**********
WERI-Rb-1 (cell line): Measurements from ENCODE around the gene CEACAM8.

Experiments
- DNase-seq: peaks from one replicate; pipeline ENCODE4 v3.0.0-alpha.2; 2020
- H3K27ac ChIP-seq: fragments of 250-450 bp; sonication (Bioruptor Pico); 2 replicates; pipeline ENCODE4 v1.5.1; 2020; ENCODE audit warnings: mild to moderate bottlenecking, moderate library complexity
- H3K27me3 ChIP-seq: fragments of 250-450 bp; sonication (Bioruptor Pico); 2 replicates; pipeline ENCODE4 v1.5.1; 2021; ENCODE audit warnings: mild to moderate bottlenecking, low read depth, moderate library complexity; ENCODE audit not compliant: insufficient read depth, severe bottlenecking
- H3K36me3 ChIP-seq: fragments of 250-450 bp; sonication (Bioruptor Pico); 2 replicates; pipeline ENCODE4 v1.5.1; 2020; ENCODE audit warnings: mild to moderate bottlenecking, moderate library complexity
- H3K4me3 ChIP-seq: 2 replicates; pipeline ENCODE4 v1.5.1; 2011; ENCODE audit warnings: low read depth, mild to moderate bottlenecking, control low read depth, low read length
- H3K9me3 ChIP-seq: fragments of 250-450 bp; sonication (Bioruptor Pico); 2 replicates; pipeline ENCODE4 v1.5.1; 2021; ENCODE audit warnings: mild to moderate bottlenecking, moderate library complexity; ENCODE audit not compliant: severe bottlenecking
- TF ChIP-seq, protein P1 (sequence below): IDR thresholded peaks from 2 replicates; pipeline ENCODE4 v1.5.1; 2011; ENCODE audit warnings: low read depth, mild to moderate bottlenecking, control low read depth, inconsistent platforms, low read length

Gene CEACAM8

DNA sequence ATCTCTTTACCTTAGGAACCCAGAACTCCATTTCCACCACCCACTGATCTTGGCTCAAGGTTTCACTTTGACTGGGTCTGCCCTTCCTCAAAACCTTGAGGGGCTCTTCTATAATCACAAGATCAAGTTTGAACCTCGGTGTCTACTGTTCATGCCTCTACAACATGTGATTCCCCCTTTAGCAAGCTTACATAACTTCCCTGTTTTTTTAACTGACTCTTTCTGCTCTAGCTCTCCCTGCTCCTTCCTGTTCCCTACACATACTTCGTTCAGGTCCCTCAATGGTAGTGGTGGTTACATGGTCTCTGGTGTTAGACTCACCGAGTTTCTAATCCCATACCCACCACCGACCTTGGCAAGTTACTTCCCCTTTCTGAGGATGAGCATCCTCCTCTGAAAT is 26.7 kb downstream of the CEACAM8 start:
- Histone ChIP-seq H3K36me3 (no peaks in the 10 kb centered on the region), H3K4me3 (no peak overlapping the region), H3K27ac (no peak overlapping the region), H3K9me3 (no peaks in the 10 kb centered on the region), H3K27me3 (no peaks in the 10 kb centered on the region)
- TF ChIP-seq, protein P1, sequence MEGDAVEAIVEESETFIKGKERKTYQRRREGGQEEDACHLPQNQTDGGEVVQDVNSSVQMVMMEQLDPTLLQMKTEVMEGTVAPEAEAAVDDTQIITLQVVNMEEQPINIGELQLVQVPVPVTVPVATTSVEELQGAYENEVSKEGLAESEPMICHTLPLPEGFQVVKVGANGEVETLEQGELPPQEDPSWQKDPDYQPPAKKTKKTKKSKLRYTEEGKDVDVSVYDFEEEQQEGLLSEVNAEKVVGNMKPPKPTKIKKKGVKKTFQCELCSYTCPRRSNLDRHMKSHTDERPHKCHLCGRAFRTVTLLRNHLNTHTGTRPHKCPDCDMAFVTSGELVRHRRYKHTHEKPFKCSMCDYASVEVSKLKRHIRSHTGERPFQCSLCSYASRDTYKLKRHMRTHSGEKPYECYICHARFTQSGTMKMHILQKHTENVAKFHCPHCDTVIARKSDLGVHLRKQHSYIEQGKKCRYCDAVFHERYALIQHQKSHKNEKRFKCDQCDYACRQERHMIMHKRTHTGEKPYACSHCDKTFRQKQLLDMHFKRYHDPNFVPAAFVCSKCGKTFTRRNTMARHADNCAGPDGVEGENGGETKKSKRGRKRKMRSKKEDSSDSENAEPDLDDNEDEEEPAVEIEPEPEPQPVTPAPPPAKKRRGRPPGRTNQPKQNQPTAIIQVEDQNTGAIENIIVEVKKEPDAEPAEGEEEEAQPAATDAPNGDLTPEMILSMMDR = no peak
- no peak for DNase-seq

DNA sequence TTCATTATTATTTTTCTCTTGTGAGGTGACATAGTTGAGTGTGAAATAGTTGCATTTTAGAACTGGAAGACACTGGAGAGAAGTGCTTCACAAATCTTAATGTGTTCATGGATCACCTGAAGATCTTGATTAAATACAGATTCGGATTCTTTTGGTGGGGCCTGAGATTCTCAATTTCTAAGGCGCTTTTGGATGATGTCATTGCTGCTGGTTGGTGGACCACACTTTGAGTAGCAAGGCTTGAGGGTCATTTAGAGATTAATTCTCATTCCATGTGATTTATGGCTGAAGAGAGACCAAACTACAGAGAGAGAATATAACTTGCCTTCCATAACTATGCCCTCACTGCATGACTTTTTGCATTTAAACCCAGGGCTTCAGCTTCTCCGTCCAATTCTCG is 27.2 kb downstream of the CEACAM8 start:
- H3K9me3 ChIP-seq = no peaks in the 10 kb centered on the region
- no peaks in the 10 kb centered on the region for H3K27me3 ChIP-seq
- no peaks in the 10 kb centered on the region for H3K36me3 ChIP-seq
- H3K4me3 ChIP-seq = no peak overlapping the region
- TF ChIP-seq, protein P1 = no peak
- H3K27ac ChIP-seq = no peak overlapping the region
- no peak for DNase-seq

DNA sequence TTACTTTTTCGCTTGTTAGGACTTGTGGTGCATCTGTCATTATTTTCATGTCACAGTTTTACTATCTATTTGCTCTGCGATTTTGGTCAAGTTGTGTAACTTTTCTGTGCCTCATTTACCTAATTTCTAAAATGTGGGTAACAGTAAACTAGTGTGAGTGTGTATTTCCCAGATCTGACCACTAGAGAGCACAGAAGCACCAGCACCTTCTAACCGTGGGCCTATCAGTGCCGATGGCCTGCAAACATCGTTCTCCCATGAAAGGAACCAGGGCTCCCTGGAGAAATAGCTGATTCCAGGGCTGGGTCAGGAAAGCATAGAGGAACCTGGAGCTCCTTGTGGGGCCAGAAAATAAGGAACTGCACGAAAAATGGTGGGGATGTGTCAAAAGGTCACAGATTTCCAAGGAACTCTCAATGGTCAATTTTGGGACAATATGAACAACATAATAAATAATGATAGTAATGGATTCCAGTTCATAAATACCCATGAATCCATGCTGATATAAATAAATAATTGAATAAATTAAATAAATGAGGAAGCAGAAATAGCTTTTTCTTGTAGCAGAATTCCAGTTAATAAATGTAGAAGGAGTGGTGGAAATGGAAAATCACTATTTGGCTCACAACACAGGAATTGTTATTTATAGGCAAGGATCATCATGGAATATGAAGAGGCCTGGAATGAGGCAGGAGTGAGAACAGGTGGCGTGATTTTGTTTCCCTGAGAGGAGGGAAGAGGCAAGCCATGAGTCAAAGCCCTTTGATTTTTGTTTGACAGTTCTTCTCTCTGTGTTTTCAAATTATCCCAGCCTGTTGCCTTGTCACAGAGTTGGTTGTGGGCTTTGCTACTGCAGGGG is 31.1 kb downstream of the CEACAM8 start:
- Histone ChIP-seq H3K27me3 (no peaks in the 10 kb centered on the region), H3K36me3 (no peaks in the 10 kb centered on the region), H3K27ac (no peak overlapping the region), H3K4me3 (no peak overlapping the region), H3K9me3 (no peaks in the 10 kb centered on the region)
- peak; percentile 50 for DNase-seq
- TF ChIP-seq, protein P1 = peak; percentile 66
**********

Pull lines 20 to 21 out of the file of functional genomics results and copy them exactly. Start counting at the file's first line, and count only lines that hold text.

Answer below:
- TF ChIP-seq, protein P1 = no peak
- H3K27ac ChIP-seq = no peak overlapping the region